The “Power of Now,” first introduced in Eckhardt Tolle’s book of the same title, has emerged as the leitmotiv of stress management, organizational change, and global consciousness. But from a nuts and bolts perspective, how do we build for the ever present Now? That is to say, how to we build for durability and yet meet the current market trends?
Stewart Brand, who has been dubbed “Environmentalism’s pithiest polemicist” and the originator of the discussions about the Long Now. How can we design for the ever-changing now? Brand offers us one approach of identifying the pace layering of the building, and facilitating the changes when updates are needed. For example, on the shortest end of the trendy cycle is stuff. Furniture, curtains, rugs are all subject to the whim of the owner and the latest Architectural Interiors magazine. That is easy, remove and replace.
At the other end of the slow to change spectrum is the structure, which may never need to change if built in a durable manner. However, as the use of the space may change, this structure would ideally be easy to adjust. For example, building two adjoining rooms with a continuous floor , separated by a demountable partition wall. This can be configured as a large master bedroom and a study, as two equal size kids rooms, or as one large yoga studio. This type of partition is common in commercial fit-outs, no reason to not adapt it to residential use.
In between the two outer edges of change are the many layers, for which change can be expected somewhere between its predicted service life, and the whim of the owner: paint, lightbulbs, heating equipment, kitchen and bath. This is where design thinking for adaptability comes in. Recognizing that the life of the building begins when the construction is complete will help make provisions for remodels or upgrades. Even something as simple as applying colored caulk over a painted surface, instead of the other way around, takes into consideration that caulk will generally fail before paint. Or that vinyl flooring will fail before cabinets get replaced, but true linoleum will generally outlast all will influence the decision to place cabinets on top of the flooring, or flooring up to the cabinet.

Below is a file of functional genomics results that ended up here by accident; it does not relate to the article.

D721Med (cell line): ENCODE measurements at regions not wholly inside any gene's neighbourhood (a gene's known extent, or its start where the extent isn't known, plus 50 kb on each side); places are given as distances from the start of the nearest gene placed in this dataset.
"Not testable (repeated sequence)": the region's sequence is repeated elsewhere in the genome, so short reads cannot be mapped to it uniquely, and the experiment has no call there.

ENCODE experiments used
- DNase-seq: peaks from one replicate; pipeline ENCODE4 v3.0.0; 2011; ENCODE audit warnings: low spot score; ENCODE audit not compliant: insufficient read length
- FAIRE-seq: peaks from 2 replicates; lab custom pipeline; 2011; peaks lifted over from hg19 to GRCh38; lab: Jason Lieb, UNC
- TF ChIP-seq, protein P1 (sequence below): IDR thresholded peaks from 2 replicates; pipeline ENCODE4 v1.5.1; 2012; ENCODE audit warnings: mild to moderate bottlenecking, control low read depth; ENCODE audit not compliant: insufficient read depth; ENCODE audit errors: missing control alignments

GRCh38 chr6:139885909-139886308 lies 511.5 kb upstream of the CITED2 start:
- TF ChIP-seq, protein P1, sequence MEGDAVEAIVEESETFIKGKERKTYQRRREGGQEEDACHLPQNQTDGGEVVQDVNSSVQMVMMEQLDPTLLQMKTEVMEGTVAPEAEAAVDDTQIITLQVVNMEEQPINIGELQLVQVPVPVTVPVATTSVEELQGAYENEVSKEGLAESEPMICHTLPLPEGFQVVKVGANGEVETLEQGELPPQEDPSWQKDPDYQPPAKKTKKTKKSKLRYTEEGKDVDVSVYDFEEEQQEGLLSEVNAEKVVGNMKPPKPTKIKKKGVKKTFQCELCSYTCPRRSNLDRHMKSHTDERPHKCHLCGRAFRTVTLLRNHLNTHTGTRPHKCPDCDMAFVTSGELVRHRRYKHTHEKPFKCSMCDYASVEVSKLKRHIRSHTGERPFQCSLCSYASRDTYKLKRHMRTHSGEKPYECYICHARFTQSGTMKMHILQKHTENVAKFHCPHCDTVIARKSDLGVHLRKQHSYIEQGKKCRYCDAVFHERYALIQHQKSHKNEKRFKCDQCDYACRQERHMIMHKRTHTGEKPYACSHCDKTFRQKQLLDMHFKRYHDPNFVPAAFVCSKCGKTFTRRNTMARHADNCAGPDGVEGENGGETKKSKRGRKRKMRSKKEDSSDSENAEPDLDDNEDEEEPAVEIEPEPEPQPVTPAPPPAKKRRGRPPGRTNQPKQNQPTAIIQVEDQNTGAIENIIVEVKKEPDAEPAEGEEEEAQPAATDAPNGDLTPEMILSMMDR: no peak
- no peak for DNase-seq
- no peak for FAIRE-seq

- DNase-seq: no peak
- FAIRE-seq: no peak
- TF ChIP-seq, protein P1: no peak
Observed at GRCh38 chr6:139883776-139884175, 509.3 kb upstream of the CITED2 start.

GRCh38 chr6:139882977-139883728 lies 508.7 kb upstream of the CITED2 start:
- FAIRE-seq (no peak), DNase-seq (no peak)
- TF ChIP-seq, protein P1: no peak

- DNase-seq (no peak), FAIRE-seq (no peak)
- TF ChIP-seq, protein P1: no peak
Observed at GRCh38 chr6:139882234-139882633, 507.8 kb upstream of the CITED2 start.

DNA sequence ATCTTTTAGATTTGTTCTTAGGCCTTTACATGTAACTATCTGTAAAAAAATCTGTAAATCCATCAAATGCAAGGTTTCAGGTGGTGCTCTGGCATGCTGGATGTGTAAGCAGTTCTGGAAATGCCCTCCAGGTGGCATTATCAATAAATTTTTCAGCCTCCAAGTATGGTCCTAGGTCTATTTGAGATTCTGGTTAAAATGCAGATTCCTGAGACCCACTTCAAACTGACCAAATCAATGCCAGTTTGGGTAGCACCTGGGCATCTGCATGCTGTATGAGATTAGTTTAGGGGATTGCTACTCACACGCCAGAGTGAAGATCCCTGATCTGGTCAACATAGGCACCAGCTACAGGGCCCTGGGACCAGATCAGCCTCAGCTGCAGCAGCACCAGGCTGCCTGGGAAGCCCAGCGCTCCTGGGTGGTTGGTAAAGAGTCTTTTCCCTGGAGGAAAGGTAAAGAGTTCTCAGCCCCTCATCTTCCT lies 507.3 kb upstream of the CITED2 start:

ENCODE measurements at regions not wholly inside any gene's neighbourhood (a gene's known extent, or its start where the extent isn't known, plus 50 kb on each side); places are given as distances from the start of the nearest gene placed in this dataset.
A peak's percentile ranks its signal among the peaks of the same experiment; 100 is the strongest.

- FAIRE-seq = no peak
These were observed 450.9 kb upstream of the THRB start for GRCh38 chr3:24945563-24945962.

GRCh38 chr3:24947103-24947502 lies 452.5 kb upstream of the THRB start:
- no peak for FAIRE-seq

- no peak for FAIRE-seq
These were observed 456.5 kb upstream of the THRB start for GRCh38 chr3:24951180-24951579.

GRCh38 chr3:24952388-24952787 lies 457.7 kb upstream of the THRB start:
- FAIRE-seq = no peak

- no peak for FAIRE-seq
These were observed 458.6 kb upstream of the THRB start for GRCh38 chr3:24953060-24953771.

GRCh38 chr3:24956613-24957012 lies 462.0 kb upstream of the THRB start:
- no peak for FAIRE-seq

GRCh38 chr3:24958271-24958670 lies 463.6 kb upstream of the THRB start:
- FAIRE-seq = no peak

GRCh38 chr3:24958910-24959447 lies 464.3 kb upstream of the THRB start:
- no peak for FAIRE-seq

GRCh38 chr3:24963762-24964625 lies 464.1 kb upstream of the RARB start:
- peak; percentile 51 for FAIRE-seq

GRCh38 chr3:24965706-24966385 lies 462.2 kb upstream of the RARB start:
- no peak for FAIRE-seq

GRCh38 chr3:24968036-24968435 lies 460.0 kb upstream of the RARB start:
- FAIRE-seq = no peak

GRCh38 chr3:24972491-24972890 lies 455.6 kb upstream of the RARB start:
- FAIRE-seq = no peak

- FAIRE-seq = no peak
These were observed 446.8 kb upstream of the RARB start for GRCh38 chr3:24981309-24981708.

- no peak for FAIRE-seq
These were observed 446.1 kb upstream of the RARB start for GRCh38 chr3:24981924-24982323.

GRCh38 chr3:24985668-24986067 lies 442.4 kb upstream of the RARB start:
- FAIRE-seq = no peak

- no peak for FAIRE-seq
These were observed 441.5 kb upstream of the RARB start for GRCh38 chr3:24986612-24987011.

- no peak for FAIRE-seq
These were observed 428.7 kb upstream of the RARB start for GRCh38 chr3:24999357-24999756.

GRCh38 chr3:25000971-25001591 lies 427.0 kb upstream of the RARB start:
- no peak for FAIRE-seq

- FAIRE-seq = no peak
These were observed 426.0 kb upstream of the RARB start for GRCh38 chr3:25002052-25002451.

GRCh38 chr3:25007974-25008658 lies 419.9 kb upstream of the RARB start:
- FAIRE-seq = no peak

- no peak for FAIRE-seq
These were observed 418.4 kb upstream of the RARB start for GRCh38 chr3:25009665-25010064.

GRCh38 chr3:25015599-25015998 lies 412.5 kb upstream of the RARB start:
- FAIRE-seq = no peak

Finally, buildings with good design seem to hold a timeless appeal without ever falling prey to trendiness. When a building is empty, devoid of all the “stuff,” does it make you happy? Good lighting, spatial flow, interesting but not overwhelming architecture, and visible craftsmanship are the tools of the long now of the built environment.